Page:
In the waning years of the 19th century, the Chinese city of Canton (today’s Guangzhou) was “a colossal human anthill, an endless labyrinth of streets a dozen feet wide and a score high, crowded from daylight to dark with a double stream of men and women.” It was here, in the midst of this chaotic street scene, that an inquisitive Briton stumbled upon a sight he would never forget. The photograph he took of the event changed the Western perception of China—forever.
Lingchi through the lens
One fine day in 1890, as he was chugging along the waterway that flowed between Hongkong and Canton, an unidentified British captain of a river steamer was struck with an impulse to explore the city of his final destination. Armed with a newly acquired hand-camera—a luxury only a selected few could afford at the time—he set out on foot, eager to capture the sights and sounds of this bustling locale.
As he wandered through the winding streets of Canton, he noticed a commotion up ahead and pushed his way through the gathering crowd. What he saw next shook him to his very core: there, in the middle of the throng, in the heart of the market place of Matou, lay the mangled remnants of a man who had met his untimely end in the cruelest of fashions, his head and his limbs completely severed from his body, his blood spattered across the street, his lifeless eyes staring blankly unto themselves—and into the godless abyss.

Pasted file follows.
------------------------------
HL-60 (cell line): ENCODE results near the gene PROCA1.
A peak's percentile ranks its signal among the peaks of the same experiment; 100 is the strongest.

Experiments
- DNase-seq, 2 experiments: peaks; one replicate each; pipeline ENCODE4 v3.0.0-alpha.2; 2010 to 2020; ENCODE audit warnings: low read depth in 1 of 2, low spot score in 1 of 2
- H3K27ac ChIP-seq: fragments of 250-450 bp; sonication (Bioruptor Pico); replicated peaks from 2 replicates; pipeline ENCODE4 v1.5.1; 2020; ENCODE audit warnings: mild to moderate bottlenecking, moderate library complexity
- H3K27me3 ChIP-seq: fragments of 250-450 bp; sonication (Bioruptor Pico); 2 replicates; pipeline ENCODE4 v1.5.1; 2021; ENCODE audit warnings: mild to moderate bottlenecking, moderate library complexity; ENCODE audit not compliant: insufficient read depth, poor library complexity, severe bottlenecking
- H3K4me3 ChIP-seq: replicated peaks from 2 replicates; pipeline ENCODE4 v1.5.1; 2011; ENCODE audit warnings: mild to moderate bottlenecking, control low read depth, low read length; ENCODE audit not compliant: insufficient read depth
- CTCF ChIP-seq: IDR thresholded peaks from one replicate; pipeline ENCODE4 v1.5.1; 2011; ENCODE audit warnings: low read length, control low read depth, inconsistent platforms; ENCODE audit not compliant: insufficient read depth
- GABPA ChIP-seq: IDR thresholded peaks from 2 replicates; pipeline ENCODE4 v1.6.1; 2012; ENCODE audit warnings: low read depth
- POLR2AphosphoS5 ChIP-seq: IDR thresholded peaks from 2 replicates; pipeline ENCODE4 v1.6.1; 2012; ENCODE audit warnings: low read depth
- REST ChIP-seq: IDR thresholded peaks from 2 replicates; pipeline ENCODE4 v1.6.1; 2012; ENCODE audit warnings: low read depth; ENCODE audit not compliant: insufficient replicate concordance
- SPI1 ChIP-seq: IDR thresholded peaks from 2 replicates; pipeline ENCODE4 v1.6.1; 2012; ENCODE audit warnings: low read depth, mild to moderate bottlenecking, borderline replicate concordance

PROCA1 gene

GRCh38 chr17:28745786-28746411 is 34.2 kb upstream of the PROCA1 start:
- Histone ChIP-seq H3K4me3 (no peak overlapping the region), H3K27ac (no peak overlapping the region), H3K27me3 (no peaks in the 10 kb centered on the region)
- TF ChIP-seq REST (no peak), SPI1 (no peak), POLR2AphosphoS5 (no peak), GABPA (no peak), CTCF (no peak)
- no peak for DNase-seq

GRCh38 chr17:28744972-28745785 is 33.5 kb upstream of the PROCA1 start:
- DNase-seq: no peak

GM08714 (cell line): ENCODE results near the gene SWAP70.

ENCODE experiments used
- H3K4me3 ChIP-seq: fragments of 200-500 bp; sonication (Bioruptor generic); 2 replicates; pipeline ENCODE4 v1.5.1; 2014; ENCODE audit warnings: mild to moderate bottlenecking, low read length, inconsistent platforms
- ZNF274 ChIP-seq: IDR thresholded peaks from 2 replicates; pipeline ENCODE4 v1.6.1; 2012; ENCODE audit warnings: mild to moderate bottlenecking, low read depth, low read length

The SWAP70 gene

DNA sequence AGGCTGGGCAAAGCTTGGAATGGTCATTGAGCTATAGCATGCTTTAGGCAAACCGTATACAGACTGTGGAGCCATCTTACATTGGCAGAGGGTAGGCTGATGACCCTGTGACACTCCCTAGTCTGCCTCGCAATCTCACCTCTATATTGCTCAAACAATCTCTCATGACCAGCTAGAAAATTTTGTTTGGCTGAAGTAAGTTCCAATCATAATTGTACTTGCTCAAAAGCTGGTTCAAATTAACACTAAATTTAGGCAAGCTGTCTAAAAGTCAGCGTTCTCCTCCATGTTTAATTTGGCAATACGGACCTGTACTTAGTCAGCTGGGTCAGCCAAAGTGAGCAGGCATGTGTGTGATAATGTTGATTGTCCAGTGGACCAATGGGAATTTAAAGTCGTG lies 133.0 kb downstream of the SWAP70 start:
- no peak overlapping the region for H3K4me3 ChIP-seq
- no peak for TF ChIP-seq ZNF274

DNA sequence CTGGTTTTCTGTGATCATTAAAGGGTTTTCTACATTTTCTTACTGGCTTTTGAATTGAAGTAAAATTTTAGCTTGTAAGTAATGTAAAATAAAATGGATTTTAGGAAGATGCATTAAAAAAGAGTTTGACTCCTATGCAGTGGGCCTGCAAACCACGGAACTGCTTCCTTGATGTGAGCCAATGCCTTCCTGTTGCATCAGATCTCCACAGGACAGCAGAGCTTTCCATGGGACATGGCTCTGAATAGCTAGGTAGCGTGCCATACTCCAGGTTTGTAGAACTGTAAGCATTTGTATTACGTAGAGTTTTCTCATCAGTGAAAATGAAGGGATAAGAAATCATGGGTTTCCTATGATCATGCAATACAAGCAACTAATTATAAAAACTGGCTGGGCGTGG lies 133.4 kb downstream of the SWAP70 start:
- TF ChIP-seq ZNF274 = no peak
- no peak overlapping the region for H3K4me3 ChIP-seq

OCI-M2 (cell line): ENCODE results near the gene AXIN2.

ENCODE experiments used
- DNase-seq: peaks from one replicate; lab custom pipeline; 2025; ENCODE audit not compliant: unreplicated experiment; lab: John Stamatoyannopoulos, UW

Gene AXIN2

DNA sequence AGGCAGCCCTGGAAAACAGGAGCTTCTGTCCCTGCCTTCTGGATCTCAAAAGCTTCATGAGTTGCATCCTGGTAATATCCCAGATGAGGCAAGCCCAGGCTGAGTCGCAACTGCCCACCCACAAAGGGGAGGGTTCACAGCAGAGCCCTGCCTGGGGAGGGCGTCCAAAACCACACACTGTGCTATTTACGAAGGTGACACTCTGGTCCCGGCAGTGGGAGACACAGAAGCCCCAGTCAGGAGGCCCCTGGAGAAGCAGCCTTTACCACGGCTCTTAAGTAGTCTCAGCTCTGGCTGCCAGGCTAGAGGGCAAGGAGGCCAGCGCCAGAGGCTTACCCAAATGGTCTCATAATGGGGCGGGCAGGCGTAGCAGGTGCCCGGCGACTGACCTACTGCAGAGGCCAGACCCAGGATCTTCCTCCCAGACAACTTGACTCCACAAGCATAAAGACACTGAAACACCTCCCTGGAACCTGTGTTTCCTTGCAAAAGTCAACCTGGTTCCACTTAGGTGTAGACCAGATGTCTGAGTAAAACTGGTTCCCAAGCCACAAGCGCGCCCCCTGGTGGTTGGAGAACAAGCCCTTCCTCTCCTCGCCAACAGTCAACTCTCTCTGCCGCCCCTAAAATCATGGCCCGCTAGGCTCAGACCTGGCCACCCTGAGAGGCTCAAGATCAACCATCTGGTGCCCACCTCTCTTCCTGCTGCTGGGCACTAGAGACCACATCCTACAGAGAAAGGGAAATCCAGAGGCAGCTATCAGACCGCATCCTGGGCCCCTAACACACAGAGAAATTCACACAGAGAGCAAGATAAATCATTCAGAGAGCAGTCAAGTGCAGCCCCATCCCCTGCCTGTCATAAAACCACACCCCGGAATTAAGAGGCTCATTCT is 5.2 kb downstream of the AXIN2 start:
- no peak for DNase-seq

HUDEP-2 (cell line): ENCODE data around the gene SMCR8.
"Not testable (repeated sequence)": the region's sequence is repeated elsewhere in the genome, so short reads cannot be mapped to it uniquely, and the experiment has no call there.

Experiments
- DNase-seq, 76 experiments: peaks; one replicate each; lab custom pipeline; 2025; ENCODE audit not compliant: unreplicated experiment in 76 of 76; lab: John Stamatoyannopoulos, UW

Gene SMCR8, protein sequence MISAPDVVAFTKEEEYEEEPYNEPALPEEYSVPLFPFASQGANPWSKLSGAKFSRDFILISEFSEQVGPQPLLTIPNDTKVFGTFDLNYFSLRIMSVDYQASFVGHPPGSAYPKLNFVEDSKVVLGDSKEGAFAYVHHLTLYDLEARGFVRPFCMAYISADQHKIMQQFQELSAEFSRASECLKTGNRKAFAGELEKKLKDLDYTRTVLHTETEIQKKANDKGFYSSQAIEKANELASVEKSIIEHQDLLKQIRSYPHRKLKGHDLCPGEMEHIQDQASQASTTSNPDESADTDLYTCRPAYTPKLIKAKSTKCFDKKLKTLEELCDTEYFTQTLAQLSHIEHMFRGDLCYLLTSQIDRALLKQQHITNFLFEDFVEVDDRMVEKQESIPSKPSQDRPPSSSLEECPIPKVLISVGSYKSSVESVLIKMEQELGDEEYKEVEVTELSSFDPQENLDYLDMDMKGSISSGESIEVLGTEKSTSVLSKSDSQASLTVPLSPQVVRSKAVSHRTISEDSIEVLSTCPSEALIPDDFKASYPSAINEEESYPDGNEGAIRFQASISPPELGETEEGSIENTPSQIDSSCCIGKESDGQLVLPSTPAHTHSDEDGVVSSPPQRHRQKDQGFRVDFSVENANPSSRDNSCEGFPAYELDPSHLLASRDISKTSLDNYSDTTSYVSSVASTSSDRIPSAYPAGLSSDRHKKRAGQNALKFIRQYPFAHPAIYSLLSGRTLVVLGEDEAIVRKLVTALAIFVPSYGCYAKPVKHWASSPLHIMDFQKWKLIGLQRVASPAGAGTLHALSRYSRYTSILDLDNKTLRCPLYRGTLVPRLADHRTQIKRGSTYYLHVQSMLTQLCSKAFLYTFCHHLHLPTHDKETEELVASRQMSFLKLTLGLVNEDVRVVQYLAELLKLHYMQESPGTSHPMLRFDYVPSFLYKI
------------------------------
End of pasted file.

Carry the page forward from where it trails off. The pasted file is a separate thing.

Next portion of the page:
The sight was so gruesome that the British captain felt his stomach lurch and his knees weaken. This was, he realized, the capital punishment of lingchi, a horrendous Chinese form of execution he had only heard of but almost no foreigner had ever seen carried out. Without much hesitation, he lifted his small camera and discretely pointed it in the direction of the macabre spectacle. Quickly snapping the shutter, he captured the moment without drawing any undue attention from the crowd, for they would have probably stopped him had it happened otherwise.